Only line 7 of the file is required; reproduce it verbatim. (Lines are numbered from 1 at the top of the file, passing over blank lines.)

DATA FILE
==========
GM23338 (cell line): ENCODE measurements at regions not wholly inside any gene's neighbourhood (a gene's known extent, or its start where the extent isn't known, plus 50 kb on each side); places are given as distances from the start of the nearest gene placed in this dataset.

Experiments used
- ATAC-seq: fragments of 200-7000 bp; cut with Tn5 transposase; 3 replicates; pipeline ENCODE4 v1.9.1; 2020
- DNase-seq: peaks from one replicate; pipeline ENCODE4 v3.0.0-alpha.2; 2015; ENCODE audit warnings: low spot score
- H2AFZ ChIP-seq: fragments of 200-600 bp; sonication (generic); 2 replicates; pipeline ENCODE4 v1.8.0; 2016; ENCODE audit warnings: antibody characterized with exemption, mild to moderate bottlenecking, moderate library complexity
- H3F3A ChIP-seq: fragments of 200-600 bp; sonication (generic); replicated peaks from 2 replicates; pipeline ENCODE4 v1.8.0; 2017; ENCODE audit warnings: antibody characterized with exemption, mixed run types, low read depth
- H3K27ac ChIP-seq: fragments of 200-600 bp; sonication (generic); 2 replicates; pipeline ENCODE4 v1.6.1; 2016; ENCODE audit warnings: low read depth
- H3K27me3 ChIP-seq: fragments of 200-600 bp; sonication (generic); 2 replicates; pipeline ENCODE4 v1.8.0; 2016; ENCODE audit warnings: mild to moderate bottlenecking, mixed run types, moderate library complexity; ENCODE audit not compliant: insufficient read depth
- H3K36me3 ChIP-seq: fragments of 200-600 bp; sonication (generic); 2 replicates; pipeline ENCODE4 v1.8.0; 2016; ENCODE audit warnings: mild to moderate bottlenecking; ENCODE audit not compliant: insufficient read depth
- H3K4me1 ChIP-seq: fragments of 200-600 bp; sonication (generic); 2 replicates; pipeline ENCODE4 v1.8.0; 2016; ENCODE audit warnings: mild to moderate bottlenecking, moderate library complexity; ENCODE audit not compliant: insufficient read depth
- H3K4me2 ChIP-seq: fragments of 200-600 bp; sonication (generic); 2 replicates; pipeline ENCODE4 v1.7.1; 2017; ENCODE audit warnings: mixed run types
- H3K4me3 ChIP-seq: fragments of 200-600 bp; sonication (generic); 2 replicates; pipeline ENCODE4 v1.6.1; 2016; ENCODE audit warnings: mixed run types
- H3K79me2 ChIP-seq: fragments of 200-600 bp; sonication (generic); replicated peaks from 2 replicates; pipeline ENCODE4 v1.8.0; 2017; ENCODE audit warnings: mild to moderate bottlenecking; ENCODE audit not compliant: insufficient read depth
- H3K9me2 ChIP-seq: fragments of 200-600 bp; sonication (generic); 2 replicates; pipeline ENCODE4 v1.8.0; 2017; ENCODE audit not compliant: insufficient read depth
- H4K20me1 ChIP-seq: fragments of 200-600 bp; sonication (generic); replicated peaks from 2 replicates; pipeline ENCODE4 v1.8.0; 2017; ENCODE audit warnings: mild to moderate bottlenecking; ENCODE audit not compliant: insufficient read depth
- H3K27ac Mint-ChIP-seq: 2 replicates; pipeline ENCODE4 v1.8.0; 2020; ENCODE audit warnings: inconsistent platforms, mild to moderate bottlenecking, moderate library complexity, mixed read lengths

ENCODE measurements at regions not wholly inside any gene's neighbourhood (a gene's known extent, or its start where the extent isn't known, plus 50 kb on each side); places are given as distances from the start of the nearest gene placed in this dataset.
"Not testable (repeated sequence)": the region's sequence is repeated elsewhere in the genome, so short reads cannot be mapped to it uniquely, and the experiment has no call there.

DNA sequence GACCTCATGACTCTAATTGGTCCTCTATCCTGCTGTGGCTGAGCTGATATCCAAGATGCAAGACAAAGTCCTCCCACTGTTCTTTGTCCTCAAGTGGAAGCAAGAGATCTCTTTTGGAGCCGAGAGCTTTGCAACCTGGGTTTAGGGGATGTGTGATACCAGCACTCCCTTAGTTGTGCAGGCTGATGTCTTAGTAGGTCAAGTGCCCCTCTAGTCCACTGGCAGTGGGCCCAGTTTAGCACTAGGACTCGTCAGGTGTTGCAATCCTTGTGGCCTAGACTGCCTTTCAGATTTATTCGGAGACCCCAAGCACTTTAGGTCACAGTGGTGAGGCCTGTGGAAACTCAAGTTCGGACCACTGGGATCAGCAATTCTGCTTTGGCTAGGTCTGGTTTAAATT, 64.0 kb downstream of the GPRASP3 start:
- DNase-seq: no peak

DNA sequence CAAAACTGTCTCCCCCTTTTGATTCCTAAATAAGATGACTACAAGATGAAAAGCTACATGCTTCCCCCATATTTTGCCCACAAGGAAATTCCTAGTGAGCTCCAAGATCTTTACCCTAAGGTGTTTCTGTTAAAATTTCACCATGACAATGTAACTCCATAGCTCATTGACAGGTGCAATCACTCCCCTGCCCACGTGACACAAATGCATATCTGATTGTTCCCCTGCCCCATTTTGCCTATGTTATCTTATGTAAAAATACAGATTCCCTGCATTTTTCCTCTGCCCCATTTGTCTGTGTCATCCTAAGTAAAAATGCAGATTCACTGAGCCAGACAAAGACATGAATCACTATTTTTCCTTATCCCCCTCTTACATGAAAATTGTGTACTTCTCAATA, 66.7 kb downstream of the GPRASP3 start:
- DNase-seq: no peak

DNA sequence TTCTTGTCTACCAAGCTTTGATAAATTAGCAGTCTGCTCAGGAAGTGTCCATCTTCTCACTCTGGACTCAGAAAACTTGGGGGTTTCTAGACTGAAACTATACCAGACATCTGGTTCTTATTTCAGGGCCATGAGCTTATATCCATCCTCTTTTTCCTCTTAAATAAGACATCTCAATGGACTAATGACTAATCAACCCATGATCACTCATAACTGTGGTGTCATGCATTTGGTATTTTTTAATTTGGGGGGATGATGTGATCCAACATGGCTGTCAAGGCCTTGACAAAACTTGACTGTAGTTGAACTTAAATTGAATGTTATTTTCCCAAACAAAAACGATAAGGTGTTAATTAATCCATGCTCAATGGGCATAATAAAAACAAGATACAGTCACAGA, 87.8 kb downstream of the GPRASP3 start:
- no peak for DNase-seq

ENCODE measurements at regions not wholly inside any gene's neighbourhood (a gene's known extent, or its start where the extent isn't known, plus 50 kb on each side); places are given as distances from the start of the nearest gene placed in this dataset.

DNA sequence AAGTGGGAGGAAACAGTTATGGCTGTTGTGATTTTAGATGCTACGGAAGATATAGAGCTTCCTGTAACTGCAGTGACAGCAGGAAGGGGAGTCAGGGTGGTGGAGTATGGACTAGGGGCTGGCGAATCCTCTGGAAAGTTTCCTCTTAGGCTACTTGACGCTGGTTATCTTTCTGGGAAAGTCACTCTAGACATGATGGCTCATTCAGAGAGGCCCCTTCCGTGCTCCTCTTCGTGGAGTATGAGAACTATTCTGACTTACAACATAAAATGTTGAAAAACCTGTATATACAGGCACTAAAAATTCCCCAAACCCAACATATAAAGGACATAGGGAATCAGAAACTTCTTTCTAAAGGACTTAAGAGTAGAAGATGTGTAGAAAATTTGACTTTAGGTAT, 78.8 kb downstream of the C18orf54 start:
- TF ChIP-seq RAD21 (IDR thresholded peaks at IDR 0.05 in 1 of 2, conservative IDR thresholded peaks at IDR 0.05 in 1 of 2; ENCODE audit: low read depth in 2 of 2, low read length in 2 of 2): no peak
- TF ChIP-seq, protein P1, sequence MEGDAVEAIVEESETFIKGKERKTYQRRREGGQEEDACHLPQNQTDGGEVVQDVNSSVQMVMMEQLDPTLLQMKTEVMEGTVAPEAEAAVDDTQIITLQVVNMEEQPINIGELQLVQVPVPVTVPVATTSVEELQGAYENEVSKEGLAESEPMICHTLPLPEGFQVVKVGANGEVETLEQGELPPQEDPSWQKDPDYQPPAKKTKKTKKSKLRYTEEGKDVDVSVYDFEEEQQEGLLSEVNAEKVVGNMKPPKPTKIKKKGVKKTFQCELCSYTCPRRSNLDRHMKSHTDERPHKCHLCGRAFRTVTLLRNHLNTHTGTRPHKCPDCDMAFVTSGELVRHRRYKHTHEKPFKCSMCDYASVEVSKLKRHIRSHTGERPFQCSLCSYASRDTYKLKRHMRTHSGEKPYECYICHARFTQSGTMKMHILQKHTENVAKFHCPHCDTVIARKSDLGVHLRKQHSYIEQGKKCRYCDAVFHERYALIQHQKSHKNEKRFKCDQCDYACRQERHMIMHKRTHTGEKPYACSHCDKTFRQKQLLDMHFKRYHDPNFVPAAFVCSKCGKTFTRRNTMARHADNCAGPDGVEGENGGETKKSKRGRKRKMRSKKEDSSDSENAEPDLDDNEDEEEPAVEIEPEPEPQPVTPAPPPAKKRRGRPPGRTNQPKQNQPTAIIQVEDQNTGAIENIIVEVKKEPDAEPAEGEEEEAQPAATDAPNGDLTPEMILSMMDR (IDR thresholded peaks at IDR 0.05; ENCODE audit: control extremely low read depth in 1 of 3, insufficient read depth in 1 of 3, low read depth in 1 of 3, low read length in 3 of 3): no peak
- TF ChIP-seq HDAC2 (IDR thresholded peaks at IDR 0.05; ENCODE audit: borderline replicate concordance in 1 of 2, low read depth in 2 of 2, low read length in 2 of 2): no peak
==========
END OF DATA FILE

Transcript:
- H3K27ac ChIP-seq: fragments of 200-600 bp; sonication (generic); 2 replicates; pipeline ENCODE4 v1.6.1; 2016; ENCODE audit warnings: low read depth